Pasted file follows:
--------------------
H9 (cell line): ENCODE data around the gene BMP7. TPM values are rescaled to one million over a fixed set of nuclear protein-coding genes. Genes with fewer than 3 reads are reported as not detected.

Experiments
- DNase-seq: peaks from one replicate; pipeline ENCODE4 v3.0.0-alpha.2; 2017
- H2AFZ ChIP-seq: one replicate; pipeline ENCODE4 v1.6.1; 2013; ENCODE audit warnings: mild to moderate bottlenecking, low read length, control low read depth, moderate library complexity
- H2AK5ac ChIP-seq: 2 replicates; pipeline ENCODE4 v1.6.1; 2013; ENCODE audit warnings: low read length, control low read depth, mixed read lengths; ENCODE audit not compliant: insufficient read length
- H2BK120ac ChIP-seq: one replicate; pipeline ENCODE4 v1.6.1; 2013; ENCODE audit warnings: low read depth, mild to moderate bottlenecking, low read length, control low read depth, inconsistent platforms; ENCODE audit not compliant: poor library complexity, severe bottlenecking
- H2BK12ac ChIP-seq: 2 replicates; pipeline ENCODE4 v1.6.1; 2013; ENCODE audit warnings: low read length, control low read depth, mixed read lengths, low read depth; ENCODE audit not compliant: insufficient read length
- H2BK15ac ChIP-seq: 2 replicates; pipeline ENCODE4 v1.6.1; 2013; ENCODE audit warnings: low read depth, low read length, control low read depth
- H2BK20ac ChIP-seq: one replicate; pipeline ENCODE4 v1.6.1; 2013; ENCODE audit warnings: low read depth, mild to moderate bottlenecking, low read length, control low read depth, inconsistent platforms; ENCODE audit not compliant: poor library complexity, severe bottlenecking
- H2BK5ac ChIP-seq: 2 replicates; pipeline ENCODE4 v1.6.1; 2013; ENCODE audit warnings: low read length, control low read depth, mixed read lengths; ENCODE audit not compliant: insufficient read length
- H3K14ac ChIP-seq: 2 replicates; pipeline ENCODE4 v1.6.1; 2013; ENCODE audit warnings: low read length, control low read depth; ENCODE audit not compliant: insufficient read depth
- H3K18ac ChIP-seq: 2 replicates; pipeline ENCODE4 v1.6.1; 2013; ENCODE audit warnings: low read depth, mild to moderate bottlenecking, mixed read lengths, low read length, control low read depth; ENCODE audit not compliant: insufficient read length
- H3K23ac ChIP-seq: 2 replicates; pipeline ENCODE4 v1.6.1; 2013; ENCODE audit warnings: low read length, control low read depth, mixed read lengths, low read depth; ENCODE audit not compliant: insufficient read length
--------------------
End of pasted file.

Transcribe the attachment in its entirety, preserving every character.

H9 (cell line): ENCODE data around the gene BMP7. TPM values are rescaled to one million over a fixed set of nuclear protein-coding genes. Genes with fewer than 3 reads are reported as not detected.

Experiments
- DNase-seq: peaks from one replicate; pipeline ENCODE4 v3.0.0-alpha.2; 2017
- H2AFZ ChIP-seq: one replicate; pipeline ENCODE4 v1.6.1; 2013; ENCODE audit warnings: mild to moderate bottlenecking, low read length, control low read depth, moderate library complexity
- H2AK5ac ChIP-seq: 2 replicates; pipeline ENCODE4 v1.6.1; 2013; ENCODE audit warnings: low read length, control low read depth, mixed read lengths; ENCODE audit not compliant: insufficient read length
- H2BK120ac ChIP-seq: one replicate; pipeline ENCODE4 v1.6.1; 2013; ENCODE audit warnings: low read depth, mild to moderate bottlenecking, low read length, control low read depth, inconsistent platforms; ENCODE audit not compliant: poor library complexity, severe bottlenecking
- H2BK12ac ChIP-seq: 2 replicates; pipeline ENCODE4 v1.6.1; 2013; ENCODE audit warnings: low read length, control low read depth, mixed read lengths, low read depth; ENCODE audit not compliant: insufficient read length
- H2BK15ac ChIP-seq: 2 replicates; pipeline ENCODE4 v1.6.1; 2013; ENCODE audit warnings: low read depth, low read length, control low read depth
- H2BK20ac ChIP-seq: one replicate; pipeline ENCODE4 v1.6.1; 2013; ENCODE audit warnings: low read depth, mild to moderate bottlenecking, low read length, control low read depth, inconsistent platforms; ENCODE audit not compliant: poor library complexity, severe bottlenecking
- H2BK5ac ChIP-seq: 2 replicates; pipeline ENCODE4 v1.6.1; 2013; ENCODE audit warnings: low read length, control low read depth, mixed read lengths; ENCODE audit not compliant: insufficient read length
- H3K14ac ChIP-seq: 2 replicates; pipeline ENCODE4 v1.6.1; 2013; ENCODE audit warnings: low read length, control low read depth; ENCODE audit not compliant: insufficient read depth
- H3K18ac ChIP-seq: 2 replicates; pipeline ENCODE4 v1.6.1; 2013; ENCODE audit warnings: low read depth, mild to moderate bottlenecking, mixed read lengths, low read length, control low read depth; ENCODE audit not compliant: insufficient read length
- H3K23ac ChIP-seq: 2 replicates; pipeline ENCODE4 v1.6.1; 2013; ENCODE audit warnings: low read length, control low read depth, mixed read lengths, low read depth; ENCODE audit not compliant: insufficient read length